Vietnamese lychees up for sale at a FairPrice supermarket in Singapore. — Photo congthuong.vn
HÀ NỘI — The early-ripening “u hong” lychees from Thanh Hà District, the northern province of Hải Dương – a lychee farming hub of Việt Nam, hit the shelves of Singaporean supermarkets on June 3.
The fruit made a good impression in this market thanks to its quality and prices, the Vietnamese trade office in Singapore said.
The Vietnamese lychees will be sold at all the 230 FairPrice supermarkets this year, many more than last year when they were sold only at hypermarkets or major shopping malls of FairPrice.
From now to the end of the harvest season, Singapore will purchase at least one 40-foot container of lychees every week, and the export volume is expected to reach 100 tonnes by the end of July, according to the importer.
This year, the lychees from Vietnam are sold at higher prices, about US$4.5 or more per kilo.
The Vietnamese trade office in Singapore noted that Singapore is a small market with a population of less than six million, but its people have high and stable demand for lychee which they considered a fruit bringing about good luck and frequently present in important anniversaries and big parties.
Given this, the office has moved to promote Vietnamese lychees such as by making posters, posting articles about the fruit’s history and benefits on its website, and inviting a Singaporean expert to persuade importers.
Every year, Singapore imports more than 2,000 tonnes of lychees from China, Việt Nam, Thailand, and countries in the southern hemisphere like Australia, South Africa, Madagascar, and Mauritius. Without lychee cultivation, it still exports nearly 400 tonnes of lychees annually, both fresh and canned ones, equivalent to some 20 per cent of its total import volume.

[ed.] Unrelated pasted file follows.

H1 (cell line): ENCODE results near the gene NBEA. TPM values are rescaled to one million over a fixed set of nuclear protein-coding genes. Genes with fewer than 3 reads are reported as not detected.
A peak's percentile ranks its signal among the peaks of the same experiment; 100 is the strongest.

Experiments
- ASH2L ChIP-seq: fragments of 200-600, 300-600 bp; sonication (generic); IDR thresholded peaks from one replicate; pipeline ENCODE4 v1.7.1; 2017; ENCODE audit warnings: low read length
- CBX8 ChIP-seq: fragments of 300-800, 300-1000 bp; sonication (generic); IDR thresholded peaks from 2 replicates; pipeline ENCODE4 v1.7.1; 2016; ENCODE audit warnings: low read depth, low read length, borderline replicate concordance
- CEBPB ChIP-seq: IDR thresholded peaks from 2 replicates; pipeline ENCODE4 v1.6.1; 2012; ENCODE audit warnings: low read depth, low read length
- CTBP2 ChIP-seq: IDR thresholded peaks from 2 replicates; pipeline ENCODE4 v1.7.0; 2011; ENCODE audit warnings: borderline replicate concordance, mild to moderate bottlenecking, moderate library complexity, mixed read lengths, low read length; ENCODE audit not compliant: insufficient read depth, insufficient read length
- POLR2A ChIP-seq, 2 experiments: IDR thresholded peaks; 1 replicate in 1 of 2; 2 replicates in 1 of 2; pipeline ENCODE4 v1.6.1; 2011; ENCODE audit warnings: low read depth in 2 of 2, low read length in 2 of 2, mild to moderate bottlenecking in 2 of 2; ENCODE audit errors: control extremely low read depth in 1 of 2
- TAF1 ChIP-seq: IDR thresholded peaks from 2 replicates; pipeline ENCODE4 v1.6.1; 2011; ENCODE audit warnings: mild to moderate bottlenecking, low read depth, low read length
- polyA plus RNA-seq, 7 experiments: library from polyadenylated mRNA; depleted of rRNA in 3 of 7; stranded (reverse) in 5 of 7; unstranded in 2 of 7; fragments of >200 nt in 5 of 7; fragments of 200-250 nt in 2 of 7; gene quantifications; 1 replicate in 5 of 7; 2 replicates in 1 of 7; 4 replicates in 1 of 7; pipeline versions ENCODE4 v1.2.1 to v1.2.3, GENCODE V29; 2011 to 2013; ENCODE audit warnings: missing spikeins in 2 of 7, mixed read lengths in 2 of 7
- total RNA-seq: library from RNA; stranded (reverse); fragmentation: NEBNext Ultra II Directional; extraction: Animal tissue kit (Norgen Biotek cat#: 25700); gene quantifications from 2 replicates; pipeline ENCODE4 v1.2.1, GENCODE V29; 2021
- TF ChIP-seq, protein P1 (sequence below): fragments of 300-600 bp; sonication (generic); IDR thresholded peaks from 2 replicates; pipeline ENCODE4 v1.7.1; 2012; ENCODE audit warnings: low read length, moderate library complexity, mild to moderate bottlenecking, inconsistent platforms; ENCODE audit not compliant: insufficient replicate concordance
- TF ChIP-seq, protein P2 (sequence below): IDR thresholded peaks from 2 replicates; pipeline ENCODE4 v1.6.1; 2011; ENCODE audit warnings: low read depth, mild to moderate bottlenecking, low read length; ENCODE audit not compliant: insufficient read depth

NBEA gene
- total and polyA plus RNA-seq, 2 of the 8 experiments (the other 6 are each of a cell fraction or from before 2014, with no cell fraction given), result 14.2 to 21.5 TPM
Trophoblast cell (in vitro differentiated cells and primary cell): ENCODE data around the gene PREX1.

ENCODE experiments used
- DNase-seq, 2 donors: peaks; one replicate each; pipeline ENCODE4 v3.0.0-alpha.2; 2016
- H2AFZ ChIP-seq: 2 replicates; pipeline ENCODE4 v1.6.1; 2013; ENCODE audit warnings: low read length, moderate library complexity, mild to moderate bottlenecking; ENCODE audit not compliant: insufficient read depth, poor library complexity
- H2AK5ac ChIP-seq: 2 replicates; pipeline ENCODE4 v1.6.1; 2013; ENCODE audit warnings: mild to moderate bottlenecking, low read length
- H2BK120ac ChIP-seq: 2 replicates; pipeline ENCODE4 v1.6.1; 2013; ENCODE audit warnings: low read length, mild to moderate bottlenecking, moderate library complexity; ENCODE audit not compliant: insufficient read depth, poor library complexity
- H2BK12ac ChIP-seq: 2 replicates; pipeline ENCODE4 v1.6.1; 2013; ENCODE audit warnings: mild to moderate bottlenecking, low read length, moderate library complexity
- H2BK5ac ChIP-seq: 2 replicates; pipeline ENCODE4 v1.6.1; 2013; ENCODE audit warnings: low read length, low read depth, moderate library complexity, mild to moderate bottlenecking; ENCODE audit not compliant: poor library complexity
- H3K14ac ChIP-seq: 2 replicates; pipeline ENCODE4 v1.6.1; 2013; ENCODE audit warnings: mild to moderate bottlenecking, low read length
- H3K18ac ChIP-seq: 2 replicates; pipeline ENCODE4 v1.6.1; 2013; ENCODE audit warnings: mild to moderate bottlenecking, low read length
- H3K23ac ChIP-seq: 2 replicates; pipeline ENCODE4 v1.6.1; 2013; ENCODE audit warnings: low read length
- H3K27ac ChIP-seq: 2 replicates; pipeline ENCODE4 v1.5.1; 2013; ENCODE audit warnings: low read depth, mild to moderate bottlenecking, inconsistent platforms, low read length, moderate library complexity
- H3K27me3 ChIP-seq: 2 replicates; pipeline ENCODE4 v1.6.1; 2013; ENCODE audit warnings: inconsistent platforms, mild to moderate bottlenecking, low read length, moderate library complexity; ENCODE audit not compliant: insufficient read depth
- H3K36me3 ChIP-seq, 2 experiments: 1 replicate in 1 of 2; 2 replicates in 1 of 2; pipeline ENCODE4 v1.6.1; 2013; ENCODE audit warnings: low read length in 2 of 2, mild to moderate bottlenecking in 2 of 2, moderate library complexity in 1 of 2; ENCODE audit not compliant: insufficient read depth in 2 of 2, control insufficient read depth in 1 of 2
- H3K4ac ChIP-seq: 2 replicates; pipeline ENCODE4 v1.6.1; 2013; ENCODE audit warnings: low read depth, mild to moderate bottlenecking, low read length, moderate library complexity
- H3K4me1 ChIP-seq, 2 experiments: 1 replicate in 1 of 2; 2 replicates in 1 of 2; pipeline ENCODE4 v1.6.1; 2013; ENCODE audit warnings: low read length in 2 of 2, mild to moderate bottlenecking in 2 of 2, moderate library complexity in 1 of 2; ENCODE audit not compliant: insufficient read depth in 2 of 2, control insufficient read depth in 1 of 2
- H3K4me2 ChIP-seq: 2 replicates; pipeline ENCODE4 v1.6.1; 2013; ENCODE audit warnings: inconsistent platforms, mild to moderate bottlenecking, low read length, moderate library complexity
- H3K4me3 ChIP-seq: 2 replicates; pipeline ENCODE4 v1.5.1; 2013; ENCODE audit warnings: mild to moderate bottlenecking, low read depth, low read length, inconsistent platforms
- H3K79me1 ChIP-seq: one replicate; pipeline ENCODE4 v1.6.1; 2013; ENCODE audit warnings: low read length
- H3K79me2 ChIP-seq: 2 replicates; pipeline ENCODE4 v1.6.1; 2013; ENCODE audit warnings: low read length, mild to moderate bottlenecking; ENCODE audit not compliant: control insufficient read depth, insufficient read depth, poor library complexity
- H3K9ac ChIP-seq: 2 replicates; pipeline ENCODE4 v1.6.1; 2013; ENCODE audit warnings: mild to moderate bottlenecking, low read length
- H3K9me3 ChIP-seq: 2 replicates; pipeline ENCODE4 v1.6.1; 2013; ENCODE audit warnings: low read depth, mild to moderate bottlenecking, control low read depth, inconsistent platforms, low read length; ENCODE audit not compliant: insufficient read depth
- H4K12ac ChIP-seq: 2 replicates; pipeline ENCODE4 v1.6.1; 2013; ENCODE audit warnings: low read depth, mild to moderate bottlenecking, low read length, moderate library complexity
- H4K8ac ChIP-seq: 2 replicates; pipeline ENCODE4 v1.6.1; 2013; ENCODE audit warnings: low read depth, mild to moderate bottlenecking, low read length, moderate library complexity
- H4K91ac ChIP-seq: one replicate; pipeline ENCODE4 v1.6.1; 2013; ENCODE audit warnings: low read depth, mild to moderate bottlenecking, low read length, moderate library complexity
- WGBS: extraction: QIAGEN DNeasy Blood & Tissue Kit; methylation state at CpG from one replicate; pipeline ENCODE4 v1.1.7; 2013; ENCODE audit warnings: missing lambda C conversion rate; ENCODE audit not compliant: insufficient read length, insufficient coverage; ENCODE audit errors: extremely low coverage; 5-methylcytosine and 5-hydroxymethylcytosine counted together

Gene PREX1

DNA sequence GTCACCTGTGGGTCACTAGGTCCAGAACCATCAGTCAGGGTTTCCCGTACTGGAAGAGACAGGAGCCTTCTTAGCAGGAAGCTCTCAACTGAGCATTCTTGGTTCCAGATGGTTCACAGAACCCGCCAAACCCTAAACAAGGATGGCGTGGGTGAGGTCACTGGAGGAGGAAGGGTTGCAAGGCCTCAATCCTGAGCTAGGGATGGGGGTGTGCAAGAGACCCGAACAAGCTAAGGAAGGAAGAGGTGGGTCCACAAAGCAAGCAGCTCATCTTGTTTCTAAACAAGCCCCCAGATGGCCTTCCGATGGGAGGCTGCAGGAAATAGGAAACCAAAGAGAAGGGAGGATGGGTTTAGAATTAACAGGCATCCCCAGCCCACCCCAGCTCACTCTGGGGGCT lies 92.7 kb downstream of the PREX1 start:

Singapore ships fresh lychees mostly to Malaysia, Indonesia, Brunei, and the Philippines and the canned fruit to ASEAN countries, South Asia, Maldives, Barbados, Fiji, Papua New Guinea, Kenya, Seychelles, and the ones bordering the Persian Gulf.
According to Trần Thu Quỳnh, head of the trade office, this is a challenge and also an opportunity for Vietnamese lychees as both countries are members of many large free trade agreements like the Comprehensive and Progressive Agreement for Trans-Pacific Partnership (CPTPP) and the Regional Comprehensive Economic Partnership (RCEP).
Though the export value remains modest, authorities’ efforts and businesses’ resolve to explore foreign markets for the fruit have demonstrated the supply, post-harvest preservation, and logistics capacity of Việt Nam, which is also the key for all commodities of the country to reach the world. — VNS